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As we all know, the scientific way of seeing the world has brought immeasurable benefits to all mankind ; so many benefits, in fact, that many decent people cannot bring themselves to see the world in any other way.  They just know that the only realities are those which arrive to us through our physical senses.  If a thing may be seen, touched, heard, tasted or smelt then it is real ; if not, then it is fantasy.

The principle that underlies this way of living is the very respectable m.k.s. system.  The m.k.s. stands for metres, kilogrammes and seconds, which are the standard units of length, mass and duration – the very bedrock of good science.

Once upon a time, when people were generally better educated than they are today, it was understood that this way of seeing the world was intended to provide a very specialised form of knowledge – scientific knowledge.  Such knowledge was never intended to provide a comprehensive understanding of the Universe and all the things in it.  A scientist’s specialised way of understanding the world was no different, in principle, from a carpenter’s specialised way of seeing the world ; or a plumber’s, or a farmer’s, or a train-spotter’s.

But, with generally falling standards of education, a truly extraordinary state of affairs has arisen.  It is now seriously proposed that, if a thing can be measured, weighed and timed, then it is real.  And many people of a scientific disposition now say that, if a thing cannot be measured, weighed and timed, then it is illusory ; and they add that anyone who believes otherwise is either mad or evil.

Mr Gradgrind would have thoroughly approved of all this, of course – before his daughter, Louisa, through her sufferings and by God’s grace, came to his rescue.  If he were alive today, he would be ashamed.

One of the sadnesses that arises out of today’s scientific outlook is that its more zealous believers are now quite incapable of seeing in any other way.  For them, life has lost its meaning ; in place of life, they have mere existence.  But there is hope, even yet ; for a few of them are asking, “Why is our civilisation in decline?”  In decline at the very time we should expect it to be entering a new phase of development.

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Bright the World

Bright the World

You asked me where the light, that springs anew
Each lovely morning of the world, is born.
But ready answer had I none to view ;
My mind so misted, thoughtless and forlorn
That I was sightless to the inner ‘scape
Where sense and reason meet to make a blend
Of that which cannot else be given shape.
How oft do our inquiries sadly end !
And yet necessity impels us all
To seek illumination at its source ;
It’s been so ever since our shameful fall,
When destiny near lost its holy course.
Had insight been in darkness left, unfurled,
How seek the Love and Mind that brights the world?

 Jamie MacNab 19 September 2011

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People are constantly talking of reality.  How often do we hear words such as : “get real” : “the reality is” : “it really is true”.  It is as if we believe that the human senses and the human mind possess a mystical quality that enables them to transcend the material world and take a privileged view of it.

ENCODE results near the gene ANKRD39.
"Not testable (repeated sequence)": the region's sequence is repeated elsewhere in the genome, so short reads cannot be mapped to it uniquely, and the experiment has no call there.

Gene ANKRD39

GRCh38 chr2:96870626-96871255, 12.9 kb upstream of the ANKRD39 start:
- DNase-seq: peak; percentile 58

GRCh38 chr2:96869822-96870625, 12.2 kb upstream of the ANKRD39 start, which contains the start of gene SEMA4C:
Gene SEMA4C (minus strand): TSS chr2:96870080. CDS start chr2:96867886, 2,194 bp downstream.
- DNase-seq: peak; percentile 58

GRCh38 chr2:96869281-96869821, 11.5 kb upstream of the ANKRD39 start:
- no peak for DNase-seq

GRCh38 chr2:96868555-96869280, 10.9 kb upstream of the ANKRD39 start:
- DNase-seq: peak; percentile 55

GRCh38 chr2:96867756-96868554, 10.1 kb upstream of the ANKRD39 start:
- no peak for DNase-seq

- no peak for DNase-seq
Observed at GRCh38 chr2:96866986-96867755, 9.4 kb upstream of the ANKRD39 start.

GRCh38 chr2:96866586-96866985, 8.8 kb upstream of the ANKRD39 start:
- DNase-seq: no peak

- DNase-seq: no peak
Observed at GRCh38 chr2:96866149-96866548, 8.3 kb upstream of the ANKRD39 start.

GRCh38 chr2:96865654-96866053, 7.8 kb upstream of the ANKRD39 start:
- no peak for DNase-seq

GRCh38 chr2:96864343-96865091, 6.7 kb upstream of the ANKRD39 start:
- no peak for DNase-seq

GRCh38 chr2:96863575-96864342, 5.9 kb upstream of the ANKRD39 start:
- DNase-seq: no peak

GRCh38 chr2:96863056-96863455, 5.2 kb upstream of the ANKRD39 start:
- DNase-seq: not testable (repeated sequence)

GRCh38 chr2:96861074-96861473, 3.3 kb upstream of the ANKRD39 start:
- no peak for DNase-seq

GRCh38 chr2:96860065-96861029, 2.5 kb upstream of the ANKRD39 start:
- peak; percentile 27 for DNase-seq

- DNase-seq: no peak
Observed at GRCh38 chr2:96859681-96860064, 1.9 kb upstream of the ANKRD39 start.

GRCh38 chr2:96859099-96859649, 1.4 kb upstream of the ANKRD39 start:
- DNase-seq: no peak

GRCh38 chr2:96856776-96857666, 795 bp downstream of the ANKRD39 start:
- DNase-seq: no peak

But is it true that human beings are capable of perceiving reality?  Might it not be case that a herring has a better, truer appreciation of the world than we do?    Are we wise to assume that the size and complexity of our brains has made us better at perceiving?  Is it possible that all our complicated vocal expressions that describe the world are merely noises without any particular meaning?  Might it not be the case that our consciousness is simply an elaborate deception – an evolutionary accident that is leading us to a dead-end?

There is so much to ponder here.  And we will not be the first to ponder it, for certainly the world’s great religious thinkers have given much thought to the matter since the very earliest times.  In fact, most likely, it is with this pondering that religion began.

It is interesting to reflect that, if we did perceive reality, we could never make a mistake about what we see.  We could never mistake one person for another or one thing for another ; we could never mis-hear somebody’s words.  Also, if we did perceive reality, there would be no science being done today ; all knowledge would have been completed long ago.

But, as ever, there are other ways of looking at the matter ;  and some of those ways offer hope to those who believe that reality is within our grasp.

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Before Descartes, roses were red and violets were blue.  Since Descartes, that has changed.  Since Descartes, body and mind have been split asunder ; the world and the person have become two distinct (and some say incompatible) things ; matter and spirit have been divorced.  This was not all Descartes’ fault ; it was not his intention ; but it resulted from people adopting his philosophy.

So why are roses no longer red?  Because the rose of itself has been split from our perception of the rose.  The rose is one thing ; our perception of it is another.  The rose is a material thing, while our perception of it is a psychic, or spiritual, thing.  The rose exists in the world, while our perception of it is a cognitive model of that existence.  This view of things is quite logical but it has some puzzling consequences.